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Mooneyham column: Blue Cross fights as if for-profit

RALEIGH ó Blue Cross Blue Shield of North Carolina finds itself in an interesting, precarious position.
The insurer isn’t a for-profit, publicly-owned company. If it were, company execs might seek approval of a board of trustees representing shareholders’ interests before going on an all-out offensive to try to kill national health care reform that includes a public plan to compete with private insurers.
Blue Cross is a nonprofit, and a somewhat unique nonprofit at that.
Plenty of nonprofits try to shape public policy and engage in lobbying. For some, that’s their only purpose.
Most, though, are supported by grants, donations or membership dues. Typically, donors and/or members make up boards that direct policy.
Blue Cross differs from those nonprofits because its revenue comes from customers. It’s a business nonprofit, and at least since the 1980s, has acted a lot like a privately held or publicly traded company.
For example, it pays its CEO, Bob Greczyn, $4 million dollars a year. His salary is ten fold that made by his predecessor, Ken Otis, fifteen years ago.
Blue Cross does have a 15-member board of directors, with Greczyn as the only company employee among the membership. Its purpose, who it serves, isn’t immediately obvious.
For a lot of years, the people who directed Blue Cross did so with the idea of making health care available to more people at more affordable rates. In doing so, hospitals and doctors would be assured of getting paid for services.
Hospitals and doctors drove the creation of the Blue organizations back in the 1930s, a time when most private insurers weren’t interested in offering insurance for hospital stays or doctors’ services.
These days, self-preservation seems to be Blue Cross’ biggest concern.
The insurer recently sent out a mailer across the state designed to pressure U.S. Sen. Kay Hagan to vote against any health care reform that included a public plan that would compete against private insurers.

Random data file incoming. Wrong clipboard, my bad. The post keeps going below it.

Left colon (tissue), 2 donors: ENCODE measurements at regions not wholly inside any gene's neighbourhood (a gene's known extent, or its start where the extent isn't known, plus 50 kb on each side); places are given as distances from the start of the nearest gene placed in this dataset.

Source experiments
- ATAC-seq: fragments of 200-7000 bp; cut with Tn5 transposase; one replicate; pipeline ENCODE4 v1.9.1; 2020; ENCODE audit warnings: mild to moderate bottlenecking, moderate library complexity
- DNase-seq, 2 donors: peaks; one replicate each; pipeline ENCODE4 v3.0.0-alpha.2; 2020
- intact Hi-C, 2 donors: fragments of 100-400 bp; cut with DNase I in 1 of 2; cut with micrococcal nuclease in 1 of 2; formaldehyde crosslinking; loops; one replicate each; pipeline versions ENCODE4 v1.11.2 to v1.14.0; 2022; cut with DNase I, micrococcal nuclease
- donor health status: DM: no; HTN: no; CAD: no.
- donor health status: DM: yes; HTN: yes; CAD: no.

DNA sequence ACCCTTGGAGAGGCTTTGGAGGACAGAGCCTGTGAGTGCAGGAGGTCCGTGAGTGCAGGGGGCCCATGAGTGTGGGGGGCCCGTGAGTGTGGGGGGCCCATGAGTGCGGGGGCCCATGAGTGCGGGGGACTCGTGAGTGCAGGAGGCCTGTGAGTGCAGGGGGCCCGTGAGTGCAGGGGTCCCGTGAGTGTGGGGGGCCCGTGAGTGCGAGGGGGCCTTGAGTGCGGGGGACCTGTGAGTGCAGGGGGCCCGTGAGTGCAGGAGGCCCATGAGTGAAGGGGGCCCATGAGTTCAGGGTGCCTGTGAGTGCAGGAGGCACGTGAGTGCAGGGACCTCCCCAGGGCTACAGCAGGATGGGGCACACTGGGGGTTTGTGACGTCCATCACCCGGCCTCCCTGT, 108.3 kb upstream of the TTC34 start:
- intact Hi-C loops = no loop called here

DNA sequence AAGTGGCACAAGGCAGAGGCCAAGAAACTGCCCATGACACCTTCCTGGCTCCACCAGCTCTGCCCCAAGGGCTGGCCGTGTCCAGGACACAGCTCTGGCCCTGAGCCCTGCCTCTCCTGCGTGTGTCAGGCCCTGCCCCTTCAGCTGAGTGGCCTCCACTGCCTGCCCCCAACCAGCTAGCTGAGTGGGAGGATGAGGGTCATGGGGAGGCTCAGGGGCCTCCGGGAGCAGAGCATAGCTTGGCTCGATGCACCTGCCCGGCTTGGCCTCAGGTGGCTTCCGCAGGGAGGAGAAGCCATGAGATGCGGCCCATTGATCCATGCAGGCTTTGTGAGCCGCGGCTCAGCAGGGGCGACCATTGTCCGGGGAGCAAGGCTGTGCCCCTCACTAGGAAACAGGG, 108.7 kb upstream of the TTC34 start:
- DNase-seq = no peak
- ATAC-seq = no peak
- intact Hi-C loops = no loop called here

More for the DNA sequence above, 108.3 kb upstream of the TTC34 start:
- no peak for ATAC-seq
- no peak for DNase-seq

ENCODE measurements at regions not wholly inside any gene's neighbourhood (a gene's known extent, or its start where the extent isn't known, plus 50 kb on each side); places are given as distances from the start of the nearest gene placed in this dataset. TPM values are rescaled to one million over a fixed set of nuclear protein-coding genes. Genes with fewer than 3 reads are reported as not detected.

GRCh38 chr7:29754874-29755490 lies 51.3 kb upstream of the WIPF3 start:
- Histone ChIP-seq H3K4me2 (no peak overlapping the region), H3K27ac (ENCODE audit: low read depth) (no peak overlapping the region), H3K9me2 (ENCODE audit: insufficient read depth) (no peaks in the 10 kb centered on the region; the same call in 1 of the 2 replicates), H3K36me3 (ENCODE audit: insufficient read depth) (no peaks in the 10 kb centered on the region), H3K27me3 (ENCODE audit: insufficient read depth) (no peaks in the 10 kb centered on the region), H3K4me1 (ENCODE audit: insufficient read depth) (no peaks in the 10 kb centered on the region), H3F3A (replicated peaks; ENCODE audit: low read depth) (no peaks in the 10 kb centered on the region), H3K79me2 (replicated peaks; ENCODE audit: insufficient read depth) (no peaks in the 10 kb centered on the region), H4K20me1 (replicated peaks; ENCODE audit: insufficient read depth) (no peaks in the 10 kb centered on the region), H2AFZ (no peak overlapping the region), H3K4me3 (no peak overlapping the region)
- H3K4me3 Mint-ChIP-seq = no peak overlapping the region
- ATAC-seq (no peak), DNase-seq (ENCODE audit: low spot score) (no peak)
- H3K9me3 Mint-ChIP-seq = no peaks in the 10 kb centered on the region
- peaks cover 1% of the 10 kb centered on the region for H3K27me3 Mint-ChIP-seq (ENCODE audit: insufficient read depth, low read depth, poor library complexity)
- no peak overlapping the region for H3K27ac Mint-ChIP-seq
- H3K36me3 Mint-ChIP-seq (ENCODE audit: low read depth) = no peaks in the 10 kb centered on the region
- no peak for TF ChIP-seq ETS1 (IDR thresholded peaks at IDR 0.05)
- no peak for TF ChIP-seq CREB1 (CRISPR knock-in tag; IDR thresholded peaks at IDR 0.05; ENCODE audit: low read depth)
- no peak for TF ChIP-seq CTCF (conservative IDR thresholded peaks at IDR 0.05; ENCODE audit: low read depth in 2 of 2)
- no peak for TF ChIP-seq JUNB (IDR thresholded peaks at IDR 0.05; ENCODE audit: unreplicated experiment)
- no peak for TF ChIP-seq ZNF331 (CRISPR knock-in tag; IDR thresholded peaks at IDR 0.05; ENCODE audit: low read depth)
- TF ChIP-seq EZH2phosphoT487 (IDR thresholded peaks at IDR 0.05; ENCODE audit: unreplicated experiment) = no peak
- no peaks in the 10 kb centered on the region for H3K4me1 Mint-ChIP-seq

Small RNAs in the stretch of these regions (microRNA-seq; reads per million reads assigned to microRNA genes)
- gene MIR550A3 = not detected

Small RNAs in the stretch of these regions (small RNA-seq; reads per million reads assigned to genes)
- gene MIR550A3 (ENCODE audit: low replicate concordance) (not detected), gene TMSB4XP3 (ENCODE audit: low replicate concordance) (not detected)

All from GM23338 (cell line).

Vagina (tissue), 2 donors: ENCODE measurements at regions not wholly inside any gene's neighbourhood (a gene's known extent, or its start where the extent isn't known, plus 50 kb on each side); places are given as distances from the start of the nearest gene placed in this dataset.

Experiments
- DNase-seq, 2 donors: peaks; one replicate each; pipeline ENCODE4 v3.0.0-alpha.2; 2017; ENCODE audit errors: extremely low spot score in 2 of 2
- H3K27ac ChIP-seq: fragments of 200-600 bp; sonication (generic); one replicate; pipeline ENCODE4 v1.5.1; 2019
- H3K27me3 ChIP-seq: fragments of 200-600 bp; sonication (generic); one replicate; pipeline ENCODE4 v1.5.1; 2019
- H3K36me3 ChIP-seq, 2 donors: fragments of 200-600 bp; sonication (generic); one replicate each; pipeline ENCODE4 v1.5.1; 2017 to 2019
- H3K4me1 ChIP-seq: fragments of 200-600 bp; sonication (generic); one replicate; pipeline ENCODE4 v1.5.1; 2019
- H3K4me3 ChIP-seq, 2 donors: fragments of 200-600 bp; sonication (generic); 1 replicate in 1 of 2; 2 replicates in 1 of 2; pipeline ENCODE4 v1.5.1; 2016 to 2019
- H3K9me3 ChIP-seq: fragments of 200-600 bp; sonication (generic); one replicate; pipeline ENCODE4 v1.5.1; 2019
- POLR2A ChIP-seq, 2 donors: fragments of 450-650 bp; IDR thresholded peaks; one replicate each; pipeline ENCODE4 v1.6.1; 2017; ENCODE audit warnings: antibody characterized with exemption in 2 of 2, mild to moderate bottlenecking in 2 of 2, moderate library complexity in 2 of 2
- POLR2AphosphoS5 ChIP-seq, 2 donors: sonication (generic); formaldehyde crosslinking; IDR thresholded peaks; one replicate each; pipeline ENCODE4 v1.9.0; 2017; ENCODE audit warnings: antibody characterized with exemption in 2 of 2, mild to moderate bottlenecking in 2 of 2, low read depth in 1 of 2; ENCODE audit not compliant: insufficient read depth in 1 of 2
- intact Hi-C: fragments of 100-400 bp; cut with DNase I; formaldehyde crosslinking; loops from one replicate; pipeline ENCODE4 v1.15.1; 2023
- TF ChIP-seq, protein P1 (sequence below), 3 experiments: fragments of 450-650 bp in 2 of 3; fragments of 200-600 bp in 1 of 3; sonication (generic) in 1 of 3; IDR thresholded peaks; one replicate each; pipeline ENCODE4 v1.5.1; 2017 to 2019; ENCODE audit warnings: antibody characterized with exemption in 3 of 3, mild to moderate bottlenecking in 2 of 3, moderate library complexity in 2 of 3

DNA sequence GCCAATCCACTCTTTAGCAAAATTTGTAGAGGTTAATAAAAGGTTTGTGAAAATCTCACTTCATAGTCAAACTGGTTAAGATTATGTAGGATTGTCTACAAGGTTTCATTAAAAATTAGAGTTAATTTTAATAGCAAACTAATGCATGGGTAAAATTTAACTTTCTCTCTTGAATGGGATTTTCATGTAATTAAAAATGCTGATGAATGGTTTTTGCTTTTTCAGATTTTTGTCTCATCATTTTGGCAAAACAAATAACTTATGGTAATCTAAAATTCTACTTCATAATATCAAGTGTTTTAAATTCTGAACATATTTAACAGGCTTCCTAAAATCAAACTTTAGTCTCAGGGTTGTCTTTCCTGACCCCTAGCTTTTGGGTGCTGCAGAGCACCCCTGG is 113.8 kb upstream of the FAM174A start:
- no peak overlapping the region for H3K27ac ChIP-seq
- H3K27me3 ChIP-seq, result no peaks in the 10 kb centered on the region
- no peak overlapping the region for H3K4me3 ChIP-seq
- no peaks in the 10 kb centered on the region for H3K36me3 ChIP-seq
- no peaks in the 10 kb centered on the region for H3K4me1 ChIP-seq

The mailing urged recipients to forward a postcard to Hagan opposing the proposal.
The mailing apparently backfired. A lot of the insurers’ customers received it, right on the heels of being notified about a rate hike. Many fired off angry e-mails.
Some wanted to know how much of that 11-percent increase went into the lobbying effort.
The mailing isn’t the first expense Blue Cross has incurred trying to scuttle health insurance reform being considered by Congress. Back in the spring, it paid a consultant to produce slick, 30-second videos opposing government-run insurance.
Company officials admitted to poor timing.
But the hubbub raises larger philosophical questions regarding the governance and place of a nonprofit insurer at a time when even the role of private insurers is being questioned.
Again, Blue Cross has no stockholders.
So who does it serve and answer, its customers or its executives? And what if a day arrives when its very existence is deemed by those customers to no longer be in their best interest?
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Scott Mooneyham writes columns about North Carolina government and politics for Capitol Press Association.

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